The point of the exercise above is not to identify all of your website assets or content pieces, it is to make sure you have a place for everything once the website is built.
This is important for a few reasons…
- Most importantly, your users need to be able to quickly find the information they’re looking for. The organization needs to be intuitive. More on this in a bit.
- Your web designer/developer needs this to setup the UI and database structure of the website.
- You or your writer need this to make sure you don’t forget anything when it comes to finding, creating, editing content.
- Once the team has agreed on the main navigation, you can move forward without anyone second guessing the structure. (this one is crucial, trust me!)
It’s not as important to map out the internal pages too much up front. Yes, you need to know what these will be once you start organizing your content and assets (more on this in step three), but a website’s design and development does not have to be put on hold for subpages, at least before the content phase.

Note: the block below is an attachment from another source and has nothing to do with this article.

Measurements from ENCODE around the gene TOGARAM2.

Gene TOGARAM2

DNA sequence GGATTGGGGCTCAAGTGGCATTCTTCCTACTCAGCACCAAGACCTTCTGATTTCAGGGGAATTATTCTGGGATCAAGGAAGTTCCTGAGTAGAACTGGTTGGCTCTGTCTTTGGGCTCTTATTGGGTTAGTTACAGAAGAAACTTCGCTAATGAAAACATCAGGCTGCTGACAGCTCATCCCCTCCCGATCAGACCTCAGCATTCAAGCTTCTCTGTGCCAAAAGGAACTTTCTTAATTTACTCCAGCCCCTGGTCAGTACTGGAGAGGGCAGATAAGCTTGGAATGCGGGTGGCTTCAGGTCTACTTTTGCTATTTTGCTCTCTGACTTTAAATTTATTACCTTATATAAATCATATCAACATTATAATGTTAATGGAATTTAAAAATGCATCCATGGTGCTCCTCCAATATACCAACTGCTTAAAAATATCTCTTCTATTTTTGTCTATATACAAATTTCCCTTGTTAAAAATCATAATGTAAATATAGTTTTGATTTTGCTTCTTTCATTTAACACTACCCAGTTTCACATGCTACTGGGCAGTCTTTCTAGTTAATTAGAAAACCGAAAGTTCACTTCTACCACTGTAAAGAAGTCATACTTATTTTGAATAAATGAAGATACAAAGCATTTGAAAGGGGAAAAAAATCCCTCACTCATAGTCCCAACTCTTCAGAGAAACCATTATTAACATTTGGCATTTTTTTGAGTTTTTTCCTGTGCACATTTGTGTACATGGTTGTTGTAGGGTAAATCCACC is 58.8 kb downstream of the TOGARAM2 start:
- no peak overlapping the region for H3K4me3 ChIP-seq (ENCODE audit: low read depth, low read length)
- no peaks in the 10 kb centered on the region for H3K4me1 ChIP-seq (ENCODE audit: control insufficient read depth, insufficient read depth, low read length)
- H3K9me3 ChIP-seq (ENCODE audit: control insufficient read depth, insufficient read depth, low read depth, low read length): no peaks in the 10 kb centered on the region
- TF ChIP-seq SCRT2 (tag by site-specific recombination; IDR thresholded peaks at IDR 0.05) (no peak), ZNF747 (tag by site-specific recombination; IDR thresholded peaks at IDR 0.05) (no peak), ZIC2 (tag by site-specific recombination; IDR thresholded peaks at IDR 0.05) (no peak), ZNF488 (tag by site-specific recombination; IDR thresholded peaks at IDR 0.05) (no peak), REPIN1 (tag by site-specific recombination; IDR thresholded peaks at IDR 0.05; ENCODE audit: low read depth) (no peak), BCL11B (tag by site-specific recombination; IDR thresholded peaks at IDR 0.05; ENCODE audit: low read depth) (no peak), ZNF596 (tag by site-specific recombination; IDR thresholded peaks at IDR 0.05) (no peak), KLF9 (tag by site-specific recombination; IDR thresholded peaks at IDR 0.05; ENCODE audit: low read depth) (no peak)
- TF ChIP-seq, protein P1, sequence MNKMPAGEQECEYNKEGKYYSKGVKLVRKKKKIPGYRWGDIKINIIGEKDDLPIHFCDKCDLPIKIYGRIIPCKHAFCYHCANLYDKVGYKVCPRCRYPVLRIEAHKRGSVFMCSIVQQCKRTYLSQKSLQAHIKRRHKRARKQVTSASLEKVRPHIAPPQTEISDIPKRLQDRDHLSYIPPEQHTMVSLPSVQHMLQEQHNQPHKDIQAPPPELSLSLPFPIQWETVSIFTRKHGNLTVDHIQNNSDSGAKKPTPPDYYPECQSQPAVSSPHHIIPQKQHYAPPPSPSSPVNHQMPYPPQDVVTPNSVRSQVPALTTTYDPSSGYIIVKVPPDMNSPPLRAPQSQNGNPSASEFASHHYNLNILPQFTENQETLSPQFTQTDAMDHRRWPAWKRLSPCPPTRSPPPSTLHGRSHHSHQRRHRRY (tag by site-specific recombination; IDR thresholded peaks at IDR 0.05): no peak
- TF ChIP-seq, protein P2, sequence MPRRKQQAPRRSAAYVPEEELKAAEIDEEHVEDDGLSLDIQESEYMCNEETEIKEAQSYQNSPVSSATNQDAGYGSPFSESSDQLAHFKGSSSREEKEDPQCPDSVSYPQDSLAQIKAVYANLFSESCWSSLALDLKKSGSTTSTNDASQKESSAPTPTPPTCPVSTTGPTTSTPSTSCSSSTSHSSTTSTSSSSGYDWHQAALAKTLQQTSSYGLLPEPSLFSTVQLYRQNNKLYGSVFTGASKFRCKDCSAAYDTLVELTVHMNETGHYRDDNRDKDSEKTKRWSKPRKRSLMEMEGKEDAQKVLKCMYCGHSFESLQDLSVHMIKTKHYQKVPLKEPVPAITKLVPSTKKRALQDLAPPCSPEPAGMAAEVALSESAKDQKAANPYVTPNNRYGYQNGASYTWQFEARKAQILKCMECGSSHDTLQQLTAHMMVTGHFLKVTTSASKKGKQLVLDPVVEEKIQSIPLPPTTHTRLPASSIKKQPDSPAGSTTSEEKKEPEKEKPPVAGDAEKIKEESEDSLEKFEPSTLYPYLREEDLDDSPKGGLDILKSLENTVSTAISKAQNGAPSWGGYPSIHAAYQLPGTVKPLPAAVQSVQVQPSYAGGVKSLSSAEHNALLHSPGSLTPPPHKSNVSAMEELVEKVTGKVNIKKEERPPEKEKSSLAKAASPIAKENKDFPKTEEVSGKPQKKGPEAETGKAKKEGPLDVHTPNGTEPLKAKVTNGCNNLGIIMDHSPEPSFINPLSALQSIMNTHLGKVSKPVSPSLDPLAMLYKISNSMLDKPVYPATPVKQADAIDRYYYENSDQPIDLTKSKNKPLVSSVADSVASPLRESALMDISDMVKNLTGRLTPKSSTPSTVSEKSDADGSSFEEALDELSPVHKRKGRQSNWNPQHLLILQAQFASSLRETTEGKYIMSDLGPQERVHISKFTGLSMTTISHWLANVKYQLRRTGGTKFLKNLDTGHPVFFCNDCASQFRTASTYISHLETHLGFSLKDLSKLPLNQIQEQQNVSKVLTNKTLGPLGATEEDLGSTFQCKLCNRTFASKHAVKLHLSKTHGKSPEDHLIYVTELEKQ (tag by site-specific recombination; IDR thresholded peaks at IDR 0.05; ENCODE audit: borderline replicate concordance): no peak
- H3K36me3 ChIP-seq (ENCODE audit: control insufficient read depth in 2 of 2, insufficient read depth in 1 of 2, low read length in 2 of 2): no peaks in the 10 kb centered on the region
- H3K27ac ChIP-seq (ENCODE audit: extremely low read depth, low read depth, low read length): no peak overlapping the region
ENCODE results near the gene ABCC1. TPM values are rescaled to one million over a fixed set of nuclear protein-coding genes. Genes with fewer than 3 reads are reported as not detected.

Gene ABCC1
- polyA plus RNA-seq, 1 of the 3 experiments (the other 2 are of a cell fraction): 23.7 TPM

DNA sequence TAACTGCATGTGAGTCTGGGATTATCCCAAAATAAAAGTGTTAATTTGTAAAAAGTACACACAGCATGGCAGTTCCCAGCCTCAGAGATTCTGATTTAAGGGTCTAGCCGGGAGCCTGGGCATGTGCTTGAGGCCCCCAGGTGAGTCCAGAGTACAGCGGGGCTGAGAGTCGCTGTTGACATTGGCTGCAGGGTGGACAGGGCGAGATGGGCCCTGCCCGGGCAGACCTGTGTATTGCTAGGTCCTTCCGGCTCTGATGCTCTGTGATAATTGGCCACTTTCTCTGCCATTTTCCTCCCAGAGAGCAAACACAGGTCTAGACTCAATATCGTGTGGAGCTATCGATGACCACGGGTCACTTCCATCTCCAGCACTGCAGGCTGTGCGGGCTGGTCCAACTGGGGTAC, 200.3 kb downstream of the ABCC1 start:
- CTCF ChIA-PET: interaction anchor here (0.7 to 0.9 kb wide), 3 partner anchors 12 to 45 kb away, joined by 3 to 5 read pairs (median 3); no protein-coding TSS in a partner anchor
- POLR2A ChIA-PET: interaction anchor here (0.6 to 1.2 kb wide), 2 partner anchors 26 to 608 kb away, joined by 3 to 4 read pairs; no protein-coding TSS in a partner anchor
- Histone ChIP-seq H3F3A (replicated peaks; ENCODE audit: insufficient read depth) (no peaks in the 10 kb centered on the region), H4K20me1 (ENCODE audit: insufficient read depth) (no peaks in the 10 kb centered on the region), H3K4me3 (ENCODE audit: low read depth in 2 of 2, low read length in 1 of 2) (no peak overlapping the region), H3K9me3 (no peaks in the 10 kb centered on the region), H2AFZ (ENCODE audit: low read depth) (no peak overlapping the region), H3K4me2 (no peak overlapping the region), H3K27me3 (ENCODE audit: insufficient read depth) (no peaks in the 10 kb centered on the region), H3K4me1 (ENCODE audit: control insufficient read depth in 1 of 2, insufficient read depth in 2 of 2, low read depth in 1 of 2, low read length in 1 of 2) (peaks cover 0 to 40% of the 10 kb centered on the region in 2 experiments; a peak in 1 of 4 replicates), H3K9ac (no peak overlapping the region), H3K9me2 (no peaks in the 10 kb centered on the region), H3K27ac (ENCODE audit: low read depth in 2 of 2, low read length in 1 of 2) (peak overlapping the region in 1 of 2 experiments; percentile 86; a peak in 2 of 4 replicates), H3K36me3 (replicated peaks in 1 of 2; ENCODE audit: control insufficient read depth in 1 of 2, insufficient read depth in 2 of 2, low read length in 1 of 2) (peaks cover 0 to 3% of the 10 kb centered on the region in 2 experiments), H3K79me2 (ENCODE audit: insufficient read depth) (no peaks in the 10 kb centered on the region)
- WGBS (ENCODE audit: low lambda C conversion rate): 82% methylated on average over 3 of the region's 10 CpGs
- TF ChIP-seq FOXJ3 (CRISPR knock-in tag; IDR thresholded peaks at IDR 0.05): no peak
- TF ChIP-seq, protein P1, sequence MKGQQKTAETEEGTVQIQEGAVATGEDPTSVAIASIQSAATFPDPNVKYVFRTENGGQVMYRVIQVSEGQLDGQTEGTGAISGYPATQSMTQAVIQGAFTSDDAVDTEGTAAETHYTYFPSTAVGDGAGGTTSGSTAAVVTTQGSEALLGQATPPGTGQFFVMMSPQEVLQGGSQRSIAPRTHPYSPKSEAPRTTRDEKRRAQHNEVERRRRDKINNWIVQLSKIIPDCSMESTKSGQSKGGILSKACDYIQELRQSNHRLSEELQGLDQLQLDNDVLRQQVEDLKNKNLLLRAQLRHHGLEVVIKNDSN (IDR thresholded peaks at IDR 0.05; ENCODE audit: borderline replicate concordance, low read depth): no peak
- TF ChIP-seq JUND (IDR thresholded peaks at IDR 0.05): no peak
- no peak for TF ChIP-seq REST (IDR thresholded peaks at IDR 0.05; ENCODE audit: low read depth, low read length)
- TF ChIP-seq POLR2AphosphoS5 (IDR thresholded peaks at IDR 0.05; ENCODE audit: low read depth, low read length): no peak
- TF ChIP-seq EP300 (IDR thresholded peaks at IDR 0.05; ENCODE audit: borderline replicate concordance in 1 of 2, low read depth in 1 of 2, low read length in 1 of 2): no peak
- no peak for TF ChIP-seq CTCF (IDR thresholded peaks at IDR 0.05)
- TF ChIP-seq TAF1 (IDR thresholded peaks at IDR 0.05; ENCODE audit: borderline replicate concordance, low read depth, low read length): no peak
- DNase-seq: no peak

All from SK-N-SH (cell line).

After going through the post-it exercise, you will have a good idea of what the pages will be under each main heading. And it’s a good idea to note those in your final written sitemap (at least to the secondary and maybe tertiary levels).
Just remember that these page names, ordering, and even their existence may change over time.
For example, you decide early on that you want to have a company history page and it needs to live under the About Us section. Then, as you work through the content, you realize that history doesn’t need a page of its own and can go on the About Us page, proper.
It’s better to have an idea of how deep your navigational structure needs to go than to write out all the pages in the beginning. For example, you know that you will need the following navigation designed and developed…
- Service Detail
- Service Past Performance
- Service Detail
Or it can be as simple as…
- Second Level
- Third Level
- Second Level
Point being that your designer/developer needs to know how many main, secondary, and tertiary menus they’ll need to create. You can see in the samples below how the different levels of navigation can factor into the design…
Not all websites use rollover navigation. It’s one of those things that people either love or hate, but, done well, they can be an effective way for users to find areas of your website quickly.